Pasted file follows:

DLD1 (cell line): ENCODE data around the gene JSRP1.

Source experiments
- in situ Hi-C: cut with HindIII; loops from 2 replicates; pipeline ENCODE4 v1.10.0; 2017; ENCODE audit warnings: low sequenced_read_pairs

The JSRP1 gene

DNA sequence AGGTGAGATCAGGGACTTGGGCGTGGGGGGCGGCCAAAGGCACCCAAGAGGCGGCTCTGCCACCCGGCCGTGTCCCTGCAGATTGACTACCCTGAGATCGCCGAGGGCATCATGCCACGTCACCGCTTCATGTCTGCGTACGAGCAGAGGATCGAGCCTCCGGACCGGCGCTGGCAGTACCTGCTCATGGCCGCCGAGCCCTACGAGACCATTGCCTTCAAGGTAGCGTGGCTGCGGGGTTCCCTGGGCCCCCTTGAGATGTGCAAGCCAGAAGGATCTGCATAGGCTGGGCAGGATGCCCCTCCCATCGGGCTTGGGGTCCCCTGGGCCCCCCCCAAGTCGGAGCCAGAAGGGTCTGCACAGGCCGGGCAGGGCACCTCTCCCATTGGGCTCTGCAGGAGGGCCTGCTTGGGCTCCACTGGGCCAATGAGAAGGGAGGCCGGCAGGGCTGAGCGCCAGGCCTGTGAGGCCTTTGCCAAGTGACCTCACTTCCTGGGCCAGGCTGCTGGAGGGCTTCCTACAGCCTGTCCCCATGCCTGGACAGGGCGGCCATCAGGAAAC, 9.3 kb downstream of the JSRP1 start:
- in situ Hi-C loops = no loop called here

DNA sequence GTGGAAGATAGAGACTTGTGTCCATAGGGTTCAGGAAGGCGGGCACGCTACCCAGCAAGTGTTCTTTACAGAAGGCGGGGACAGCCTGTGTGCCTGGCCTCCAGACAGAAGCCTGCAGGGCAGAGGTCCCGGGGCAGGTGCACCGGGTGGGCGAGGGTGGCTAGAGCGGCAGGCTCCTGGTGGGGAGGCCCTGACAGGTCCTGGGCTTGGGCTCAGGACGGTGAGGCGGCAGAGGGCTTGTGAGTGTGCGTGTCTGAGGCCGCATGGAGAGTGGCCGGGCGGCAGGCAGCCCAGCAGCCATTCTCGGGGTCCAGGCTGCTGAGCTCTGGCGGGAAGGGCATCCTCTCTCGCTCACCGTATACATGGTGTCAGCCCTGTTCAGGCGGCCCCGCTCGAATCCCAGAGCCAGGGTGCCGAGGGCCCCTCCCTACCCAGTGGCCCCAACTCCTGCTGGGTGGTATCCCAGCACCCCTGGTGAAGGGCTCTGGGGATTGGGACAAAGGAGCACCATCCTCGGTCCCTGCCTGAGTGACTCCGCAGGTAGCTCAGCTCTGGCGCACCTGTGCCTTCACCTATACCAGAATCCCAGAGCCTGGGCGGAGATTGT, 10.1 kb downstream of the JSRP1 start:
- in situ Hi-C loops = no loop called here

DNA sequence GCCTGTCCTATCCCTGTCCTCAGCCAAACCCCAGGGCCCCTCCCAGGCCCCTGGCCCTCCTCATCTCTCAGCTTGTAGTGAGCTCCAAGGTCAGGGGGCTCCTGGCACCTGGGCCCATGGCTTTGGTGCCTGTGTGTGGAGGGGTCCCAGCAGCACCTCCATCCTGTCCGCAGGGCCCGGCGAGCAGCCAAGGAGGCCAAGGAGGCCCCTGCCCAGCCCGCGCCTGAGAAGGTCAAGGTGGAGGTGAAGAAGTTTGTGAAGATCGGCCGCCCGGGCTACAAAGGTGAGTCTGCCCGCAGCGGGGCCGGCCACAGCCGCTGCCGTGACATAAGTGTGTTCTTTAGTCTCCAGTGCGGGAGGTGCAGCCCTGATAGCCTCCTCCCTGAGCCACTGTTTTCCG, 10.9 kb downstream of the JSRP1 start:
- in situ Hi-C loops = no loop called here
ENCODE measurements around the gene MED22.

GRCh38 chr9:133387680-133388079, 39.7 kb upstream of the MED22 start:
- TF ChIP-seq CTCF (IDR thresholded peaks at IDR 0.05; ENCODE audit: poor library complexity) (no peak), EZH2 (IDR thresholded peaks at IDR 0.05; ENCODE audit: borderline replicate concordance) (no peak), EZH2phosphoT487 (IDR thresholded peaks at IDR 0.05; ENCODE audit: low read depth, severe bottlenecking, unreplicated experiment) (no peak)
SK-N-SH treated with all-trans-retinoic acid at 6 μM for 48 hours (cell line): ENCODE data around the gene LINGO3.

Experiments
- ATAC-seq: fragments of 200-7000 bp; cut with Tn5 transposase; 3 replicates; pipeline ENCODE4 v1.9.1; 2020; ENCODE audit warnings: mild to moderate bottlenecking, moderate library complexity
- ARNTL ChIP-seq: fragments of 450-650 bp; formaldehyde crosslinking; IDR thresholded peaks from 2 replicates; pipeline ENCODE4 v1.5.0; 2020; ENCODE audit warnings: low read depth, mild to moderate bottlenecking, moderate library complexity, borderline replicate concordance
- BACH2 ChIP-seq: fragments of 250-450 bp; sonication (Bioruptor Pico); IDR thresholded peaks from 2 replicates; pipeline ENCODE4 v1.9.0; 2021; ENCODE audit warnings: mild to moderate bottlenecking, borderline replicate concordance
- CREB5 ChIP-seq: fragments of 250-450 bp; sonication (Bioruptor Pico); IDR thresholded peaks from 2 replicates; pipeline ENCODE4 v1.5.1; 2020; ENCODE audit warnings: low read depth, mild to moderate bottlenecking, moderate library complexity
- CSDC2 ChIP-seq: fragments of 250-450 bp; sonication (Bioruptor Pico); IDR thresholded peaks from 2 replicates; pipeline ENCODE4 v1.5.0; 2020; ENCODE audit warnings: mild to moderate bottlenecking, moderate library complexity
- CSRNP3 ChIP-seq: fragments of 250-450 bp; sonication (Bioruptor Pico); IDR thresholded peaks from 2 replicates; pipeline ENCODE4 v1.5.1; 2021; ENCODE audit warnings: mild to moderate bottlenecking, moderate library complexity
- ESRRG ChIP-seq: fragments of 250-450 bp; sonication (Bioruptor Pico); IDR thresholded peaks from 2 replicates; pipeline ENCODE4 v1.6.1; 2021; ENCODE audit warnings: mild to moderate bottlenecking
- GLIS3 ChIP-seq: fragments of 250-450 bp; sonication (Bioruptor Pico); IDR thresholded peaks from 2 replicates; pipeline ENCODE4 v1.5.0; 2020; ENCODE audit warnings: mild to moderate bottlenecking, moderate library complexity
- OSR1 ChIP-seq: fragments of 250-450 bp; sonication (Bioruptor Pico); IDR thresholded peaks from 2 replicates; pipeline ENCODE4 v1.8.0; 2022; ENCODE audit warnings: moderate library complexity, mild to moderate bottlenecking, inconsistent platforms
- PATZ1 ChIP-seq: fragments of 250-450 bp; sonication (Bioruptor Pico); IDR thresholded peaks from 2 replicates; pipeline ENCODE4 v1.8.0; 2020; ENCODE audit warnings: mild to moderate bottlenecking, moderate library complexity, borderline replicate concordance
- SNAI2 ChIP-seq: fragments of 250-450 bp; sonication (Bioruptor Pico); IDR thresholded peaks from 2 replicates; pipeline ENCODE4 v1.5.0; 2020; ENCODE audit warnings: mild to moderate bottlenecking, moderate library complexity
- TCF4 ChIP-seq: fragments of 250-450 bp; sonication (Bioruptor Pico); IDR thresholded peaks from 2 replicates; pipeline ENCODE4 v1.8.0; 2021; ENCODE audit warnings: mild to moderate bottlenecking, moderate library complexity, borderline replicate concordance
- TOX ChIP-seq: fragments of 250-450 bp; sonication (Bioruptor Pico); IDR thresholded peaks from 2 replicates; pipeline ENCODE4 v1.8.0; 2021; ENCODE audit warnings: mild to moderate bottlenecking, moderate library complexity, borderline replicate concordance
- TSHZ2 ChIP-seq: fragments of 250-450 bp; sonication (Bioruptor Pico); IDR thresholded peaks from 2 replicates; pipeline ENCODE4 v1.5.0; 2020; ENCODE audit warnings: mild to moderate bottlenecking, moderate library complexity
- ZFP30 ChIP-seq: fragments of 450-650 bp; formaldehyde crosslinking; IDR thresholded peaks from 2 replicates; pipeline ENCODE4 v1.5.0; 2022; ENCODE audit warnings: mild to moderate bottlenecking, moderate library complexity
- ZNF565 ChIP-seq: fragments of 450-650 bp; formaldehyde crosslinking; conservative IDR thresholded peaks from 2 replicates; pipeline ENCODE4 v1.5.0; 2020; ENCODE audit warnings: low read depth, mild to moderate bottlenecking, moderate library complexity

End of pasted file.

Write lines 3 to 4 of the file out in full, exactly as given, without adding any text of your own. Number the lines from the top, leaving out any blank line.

- in situ Hi-C: cut with HindIII; loops from 2 replicates; pipeline ENCODE4 v1.10.0; 2017; ENCODE audit warnings: low sequenced_read_pairs

The JSRP1 gene